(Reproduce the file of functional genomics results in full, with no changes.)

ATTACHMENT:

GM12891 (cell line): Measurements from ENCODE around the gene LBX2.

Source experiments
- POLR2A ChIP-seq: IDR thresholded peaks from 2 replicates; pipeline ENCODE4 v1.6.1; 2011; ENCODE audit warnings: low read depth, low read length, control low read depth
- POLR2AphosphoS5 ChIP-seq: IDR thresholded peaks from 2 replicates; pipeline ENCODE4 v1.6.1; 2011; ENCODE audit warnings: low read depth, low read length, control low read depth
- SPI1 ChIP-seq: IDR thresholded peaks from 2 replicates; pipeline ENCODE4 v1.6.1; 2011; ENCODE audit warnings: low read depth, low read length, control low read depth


GM12891 (cell line): Measurements from ENCODE around the gene LBX2.

Source experiments
- POLR2A ChIP-seq: IDR thresholded peaks from 2 replicates; pipeline ENCODE4 v1.6.1; 2011; ENCODE audit warnings: low read depth, low read length, control low read depth
- POLR2AphosphoS5 ChIP-seq: IDR thresholded peaks from 2 replicates; pipeline ENCODE4 v1.6.1; 2011; ENCODE audit warnings: low read depth, low read length, control low read depth
- SPI1 ChIP-seq: IDR thresholded peaks from 2 replicates; pipeline ENCODE4 v1.6.1; 2011; ENCODE audit warnings: low read depth, low read length, control low read depth